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What are the digital habits of children and teenagers? 

Discover the results of the #Génération2024 survey, which paints a picture of young people’s digital practices in French-speaking Belgium

By Anne-Claire Orban, European projects coordinator and trainer

Média animation

The results of #Génération2020, the first extensive survey of children’s and teens’ digital practices in Belgium’s Wallonia-Brussels Federation, were published in 2020. With #Génération2024, Média Animation and the Conseil Supérieur de l’Éducation aux Médias (CSEM) are repeating the exercise.

More than 3,700 primary and secondary school pupils from 43 schools in the FW-B region completed an age-appropriate questionnaire on various aspects of their digital lives.  In addition to this quantitative data, individual interviews and group discussions were also carried out to explore the multiple themes in greater depth.

==> www.generation2024.be

Some results…

The results show that children and adolescents in the Fédération Wallonie-Bruxelles have access to various screens, with variations depending on age and context.

As of 2020, children in primary years 1 to 4 say that television is the most commonly used device (87%). More than half of them follow the telephone, games console, and tablet and use them. Among teenagers (aged 11-18), the results show that cell phones (92%) and televisions (90%) are the most popular screens, closely followed by computers and game consoles.

99% of young people between 13 and 14 have their phone. It is the most widely used device daily.

Regarding digital activities and hobbies, children from primary 1 to 4 massively turn to video games, films, series, or TV shows. Although already present in children’s digital habits, the use of social networks becomes significant as they enter secondary school and only increases after that. These spaces (social networks and the video game world) are also meeting places. 62% of high school students report having made friends online. The proportion of teenagers reporting that they have started a romantic relationship following an online encounter is not negligible either and naturally increases with age.

While considerable attention is paid to young people’s use of social networks, video games sometimes need to be addressed. Yet the survey shows that more than 9 out of 10 teenagers claim to play at least one video game a month.

The social dimension of video games should be considered: more than half of them also play with family members, such as siblings, parents, and cousins. And 38% with friends.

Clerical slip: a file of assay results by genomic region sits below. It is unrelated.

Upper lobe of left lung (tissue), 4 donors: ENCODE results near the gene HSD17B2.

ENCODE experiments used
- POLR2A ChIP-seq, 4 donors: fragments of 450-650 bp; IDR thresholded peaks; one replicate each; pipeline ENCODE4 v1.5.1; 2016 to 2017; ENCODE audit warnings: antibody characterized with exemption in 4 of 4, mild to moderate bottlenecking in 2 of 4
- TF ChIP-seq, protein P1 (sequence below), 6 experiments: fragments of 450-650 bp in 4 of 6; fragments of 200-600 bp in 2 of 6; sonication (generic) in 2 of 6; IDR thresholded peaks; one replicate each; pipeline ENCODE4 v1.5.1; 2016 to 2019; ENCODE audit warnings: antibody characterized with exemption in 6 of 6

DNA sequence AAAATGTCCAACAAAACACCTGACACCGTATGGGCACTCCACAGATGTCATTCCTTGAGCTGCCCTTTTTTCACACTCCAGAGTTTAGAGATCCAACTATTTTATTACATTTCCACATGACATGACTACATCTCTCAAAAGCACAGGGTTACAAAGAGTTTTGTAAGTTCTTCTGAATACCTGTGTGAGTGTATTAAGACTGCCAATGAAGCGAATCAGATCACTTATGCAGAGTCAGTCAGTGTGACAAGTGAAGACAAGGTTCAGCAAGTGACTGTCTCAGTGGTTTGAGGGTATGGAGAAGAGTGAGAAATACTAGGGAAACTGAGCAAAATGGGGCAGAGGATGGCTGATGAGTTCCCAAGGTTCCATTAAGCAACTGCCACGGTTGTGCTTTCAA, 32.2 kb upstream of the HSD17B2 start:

The #Génération2020 survey already showed that children and teenagers are subject to rules regarding the use of digital media at home. This survey reveals a positive perception of these rules on the part of young people while highlighting a lack of exemplarity on the part of adults about these same rules.

More surprisingly, the survey also reveals that, despite an accepted framework and rules, what’s surprising is the growing feeling of “wasting time” as the age of the respondents increases.

In terms of access to information, #Génération2024 confirms the previous survey. Social networks continue to represent an essential information channel for young people. Instagram, TikTok, and YouTube are the preferred information vectors for secondary school students.

The news and information that young people consult seem to come from various sources: information from influencers or other web celebrities, content relayed by those around them, articles highlighted by so-called “traditional” news media, or content produced by unknown sources and individuals.

Although young people claim to get most of their information from social networks, they also mistrust the integrity of information disseminated on these platforms and, more generally, of all information communicated online. Figures showing that many secondary school students do not perceive social networks as reliable sources of information confirm this trend. 

For young people, newspapers and television remain the most trustworthy media, but their content is considered unappealing, unlike social networks, which are captivating but wary. Finally, the survey highlights several figures relating to the safety and violence young people face. According to the data collected, around 15% of teenagers say they have been harassed online several times in the past year. In comparison, 40% say they have witnessed online harassment during the same period.

When confronted with cyberbullying problems, parents and friends are the first sources of help identified, while school staff are not, for over 80% of young people.


As children and teenagers evolve in an ever-changing, connected world, it is crucial to offer them support tailored to their digital practices.

This new survey aims to explore new themes and update data from the previous study. The latter’s development informs every parent and citizen interested in these issues and highlights objective numerical trends likely to guide educational strategies and the work of media literacy professionals. Based on this data, media education professionals will be able to develop appropriate teaching resources to foster positive and safe digital experiences for all.


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